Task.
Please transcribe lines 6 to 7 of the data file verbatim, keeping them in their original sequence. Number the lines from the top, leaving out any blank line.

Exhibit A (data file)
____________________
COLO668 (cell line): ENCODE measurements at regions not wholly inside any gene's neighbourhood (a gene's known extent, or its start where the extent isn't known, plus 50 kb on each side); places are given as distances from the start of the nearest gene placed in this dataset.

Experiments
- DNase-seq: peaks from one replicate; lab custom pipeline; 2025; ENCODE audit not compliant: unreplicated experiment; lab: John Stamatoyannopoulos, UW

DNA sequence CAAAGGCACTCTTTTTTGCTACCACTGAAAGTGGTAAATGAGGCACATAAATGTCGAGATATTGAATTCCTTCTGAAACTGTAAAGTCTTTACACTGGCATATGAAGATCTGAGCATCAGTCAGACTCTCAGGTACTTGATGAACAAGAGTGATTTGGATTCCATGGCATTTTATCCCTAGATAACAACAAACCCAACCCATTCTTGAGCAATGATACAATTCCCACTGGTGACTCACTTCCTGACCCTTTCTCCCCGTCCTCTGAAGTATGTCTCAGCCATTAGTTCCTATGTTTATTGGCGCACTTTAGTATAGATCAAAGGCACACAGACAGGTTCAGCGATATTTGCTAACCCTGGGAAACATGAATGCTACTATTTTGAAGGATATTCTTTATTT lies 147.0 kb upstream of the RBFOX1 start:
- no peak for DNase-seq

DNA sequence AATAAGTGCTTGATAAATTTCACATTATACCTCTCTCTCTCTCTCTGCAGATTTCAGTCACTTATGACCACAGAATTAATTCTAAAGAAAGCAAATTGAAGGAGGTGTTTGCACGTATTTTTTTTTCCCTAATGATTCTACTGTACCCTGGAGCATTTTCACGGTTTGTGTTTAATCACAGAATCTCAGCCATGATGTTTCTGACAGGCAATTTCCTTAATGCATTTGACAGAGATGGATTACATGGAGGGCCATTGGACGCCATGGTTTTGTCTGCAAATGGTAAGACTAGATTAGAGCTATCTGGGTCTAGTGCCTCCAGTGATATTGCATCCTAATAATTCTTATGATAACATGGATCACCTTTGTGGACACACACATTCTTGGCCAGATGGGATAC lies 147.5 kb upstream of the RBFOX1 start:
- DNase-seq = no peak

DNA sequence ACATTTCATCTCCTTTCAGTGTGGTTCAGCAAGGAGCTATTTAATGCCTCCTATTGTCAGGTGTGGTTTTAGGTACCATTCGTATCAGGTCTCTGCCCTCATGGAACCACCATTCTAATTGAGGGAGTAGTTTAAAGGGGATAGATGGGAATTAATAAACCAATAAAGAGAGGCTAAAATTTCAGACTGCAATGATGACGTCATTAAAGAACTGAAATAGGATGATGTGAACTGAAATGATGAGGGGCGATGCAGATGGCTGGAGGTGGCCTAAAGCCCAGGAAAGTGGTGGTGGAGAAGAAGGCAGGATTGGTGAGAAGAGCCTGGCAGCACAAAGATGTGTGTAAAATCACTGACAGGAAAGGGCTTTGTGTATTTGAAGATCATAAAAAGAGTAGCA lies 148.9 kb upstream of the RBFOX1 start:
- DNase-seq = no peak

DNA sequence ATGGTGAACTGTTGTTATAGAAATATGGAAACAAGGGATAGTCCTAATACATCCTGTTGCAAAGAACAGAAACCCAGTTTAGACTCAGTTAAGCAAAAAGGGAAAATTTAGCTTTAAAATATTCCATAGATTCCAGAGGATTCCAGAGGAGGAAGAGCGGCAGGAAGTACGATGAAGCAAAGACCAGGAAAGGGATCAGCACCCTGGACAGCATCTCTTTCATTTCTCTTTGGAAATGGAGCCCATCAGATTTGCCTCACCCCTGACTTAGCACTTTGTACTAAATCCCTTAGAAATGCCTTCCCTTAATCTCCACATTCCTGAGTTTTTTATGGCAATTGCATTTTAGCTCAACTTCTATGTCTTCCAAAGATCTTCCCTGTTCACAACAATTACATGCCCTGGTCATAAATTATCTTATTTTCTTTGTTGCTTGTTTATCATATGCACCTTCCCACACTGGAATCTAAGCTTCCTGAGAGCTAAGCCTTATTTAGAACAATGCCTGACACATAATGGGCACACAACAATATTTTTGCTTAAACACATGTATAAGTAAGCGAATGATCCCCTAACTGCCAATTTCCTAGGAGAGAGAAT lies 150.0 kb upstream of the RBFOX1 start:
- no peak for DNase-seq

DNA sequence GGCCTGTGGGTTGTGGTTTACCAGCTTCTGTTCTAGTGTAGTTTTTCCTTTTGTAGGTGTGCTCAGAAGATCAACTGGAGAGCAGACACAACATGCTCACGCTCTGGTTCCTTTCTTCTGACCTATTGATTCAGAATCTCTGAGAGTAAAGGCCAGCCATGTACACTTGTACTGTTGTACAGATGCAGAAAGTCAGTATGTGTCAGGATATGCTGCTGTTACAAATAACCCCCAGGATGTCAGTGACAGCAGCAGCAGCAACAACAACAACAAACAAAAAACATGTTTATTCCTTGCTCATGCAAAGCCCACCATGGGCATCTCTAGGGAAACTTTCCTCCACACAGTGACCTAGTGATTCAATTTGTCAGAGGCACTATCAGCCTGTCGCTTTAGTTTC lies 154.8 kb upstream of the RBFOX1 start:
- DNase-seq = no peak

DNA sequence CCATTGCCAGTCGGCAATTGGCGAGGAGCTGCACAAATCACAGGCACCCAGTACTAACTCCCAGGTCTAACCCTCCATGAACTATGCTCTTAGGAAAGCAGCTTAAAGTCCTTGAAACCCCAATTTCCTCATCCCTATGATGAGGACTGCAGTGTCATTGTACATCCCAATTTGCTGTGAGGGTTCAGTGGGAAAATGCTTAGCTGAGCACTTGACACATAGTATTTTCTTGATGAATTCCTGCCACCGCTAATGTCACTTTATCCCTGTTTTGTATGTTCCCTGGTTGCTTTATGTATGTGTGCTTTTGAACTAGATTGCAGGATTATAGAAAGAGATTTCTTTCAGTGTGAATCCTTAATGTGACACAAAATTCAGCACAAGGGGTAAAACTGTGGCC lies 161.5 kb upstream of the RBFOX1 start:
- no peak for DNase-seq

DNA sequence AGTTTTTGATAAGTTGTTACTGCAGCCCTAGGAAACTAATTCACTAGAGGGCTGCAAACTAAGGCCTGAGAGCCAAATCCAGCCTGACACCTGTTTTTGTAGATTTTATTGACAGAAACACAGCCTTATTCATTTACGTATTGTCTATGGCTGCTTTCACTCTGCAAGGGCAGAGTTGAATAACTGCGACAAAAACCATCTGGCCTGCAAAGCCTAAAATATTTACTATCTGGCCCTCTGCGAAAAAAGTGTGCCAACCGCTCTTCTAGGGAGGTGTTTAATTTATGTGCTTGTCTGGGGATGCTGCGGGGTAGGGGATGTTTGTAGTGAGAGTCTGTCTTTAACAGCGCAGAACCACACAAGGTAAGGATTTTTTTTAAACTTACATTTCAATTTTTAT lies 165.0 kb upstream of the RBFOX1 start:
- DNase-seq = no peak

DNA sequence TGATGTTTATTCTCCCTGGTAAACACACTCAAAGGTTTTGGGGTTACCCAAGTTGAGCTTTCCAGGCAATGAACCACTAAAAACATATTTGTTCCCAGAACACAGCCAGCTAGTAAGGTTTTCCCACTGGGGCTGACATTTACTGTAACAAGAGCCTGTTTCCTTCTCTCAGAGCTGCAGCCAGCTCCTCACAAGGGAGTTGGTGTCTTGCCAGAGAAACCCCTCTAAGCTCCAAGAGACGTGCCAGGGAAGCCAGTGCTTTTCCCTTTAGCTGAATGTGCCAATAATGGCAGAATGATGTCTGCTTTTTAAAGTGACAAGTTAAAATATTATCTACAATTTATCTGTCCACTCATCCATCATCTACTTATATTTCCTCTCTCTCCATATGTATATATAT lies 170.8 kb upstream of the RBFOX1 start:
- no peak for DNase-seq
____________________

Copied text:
DNA sequence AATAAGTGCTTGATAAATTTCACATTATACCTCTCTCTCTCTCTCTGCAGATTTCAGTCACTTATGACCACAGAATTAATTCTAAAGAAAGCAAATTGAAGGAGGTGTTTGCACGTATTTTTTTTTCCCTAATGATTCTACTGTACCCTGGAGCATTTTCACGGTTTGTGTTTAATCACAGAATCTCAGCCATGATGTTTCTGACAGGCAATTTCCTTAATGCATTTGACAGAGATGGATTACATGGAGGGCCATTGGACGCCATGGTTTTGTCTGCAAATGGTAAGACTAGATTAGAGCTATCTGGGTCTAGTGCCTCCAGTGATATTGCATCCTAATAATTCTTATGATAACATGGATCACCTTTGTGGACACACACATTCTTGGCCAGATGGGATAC lies 147.5 kb upstream of the RBFOX1 start:
- DNase-seq = no peak